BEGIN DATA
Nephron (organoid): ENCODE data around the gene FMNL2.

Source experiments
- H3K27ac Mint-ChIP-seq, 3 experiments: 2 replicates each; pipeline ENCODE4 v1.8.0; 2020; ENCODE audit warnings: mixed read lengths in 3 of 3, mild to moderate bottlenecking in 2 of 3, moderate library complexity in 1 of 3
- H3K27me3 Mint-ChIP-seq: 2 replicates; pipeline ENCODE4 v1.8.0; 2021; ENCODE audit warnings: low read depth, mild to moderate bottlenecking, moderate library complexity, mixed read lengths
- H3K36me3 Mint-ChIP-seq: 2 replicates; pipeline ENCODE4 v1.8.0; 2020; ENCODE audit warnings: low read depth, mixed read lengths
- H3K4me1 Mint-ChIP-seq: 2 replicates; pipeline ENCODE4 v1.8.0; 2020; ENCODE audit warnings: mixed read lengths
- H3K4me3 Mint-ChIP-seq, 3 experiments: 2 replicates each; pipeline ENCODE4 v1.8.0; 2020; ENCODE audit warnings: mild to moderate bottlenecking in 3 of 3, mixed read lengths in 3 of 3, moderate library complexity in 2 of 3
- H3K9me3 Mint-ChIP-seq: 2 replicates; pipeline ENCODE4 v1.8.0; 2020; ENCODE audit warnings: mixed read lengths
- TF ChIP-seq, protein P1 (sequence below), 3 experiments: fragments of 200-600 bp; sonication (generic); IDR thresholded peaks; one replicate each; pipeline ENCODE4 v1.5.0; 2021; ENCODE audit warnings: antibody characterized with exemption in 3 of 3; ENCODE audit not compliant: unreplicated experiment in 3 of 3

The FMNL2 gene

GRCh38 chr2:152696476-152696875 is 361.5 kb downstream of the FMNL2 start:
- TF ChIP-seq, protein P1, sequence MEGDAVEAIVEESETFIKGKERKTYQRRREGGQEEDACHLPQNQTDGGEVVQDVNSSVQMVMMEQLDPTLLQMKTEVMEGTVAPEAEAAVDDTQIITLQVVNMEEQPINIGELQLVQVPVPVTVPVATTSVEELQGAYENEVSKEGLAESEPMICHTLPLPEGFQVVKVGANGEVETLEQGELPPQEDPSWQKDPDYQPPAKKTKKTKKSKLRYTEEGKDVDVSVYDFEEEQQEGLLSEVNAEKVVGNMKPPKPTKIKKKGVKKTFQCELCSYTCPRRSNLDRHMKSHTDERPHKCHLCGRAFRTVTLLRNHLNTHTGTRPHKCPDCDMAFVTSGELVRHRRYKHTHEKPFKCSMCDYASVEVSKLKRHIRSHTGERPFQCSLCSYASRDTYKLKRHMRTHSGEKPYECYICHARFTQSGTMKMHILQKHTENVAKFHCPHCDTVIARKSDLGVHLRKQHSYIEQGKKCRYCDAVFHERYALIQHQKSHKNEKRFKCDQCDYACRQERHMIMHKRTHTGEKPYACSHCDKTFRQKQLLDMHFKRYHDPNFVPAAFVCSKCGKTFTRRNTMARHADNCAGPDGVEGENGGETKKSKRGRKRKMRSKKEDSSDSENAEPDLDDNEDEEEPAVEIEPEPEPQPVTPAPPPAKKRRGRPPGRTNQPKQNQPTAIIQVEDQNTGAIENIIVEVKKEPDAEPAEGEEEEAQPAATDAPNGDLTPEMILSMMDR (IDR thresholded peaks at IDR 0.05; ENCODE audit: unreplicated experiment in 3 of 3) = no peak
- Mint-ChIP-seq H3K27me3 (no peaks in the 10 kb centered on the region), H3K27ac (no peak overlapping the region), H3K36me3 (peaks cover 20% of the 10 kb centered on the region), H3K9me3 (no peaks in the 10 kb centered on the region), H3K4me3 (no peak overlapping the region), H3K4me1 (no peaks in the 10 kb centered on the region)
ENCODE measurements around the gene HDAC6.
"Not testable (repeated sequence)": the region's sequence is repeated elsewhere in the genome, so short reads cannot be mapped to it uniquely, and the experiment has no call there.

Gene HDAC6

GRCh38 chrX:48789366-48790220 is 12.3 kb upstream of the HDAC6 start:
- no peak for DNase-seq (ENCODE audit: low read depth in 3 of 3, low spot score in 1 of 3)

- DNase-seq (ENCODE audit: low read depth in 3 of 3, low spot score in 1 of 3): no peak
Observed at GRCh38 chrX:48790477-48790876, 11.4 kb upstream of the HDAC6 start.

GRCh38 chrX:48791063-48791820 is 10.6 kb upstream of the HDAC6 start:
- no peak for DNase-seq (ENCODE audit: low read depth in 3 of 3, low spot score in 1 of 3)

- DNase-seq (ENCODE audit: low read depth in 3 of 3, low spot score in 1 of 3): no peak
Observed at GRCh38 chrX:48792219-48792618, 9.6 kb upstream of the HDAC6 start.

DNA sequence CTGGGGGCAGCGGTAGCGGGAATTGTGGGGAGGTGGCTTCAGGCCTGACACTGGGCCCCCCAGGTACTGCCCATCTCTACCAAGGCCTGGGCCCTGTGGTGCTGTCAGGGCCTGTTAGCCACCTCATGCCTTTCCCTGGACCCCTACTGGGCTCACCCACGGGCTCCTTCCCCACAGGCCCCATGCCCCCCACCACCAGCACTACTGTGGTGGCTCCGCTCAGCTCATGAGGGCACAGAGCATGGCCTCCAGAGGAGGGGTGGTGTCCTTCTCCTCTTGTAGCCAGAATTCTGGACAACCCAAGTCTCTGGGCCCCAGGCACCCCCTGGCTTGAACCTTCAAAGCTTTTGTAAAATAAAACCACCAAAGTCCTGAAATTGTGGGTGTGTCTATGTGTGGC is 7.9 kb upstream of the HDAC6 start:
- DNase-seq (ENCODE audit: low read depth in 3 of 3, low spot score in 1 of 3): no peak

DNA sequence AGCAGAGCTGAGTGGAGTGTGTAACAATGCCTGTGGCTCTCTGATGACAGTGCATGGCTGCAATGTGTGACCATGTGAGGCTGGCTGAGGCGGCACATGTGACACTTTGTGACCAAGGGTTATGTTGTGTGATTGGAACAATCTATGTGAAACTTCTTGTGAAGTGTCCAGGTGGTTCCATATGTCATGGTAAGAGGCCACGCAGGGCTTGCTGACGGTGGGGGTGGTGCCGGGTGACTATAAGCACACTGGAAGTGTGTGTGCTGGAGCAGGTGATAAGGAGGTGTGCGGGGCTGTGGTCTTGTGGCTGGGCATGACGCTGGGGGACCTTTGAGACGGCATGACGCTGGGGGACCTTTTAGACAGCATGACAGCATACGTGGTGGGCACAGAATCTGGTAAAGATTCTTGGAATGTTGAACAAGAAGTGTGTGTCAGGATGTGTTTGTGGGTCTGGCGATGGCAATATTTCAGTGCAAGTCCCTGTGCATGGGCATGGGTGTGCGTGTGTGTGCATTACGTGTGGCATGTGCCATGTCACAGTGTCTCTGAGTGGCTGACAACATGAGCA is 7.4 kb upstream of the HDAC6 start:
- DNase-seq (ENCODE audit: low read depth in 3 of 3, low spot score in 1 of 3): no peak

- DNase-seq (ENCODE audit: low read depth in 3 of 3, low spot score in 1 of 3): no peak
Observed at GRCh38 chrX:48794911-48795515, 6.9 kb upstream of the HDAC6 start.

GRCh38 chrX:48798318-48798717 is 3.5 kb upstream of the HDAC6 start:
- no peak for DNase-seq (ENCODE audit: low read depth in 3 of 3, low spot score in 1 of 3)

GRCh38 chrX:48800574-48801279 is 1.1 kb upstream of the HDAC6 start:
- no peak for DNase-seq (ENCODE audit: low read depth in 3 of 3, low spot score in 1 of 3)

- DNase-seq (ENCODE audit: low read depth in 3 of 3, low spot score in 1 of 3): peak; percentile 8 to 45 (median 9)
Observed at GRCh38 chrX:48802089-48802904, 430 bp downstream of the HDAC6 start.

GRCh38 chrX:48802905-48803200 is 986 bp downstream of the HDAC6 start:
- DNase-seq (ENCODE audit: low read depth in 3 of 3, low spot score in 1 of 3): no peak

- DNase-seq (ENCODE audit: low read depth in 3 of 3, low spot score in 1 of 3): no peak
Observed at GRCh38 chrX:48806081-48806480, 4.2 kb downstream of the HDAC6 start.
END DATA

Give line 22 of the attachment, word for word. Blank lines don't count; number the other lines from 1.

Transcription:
- no peak for DNase-seq (ENCODE audit: low read depth in 3 of 3, low spot score in 1 of 3)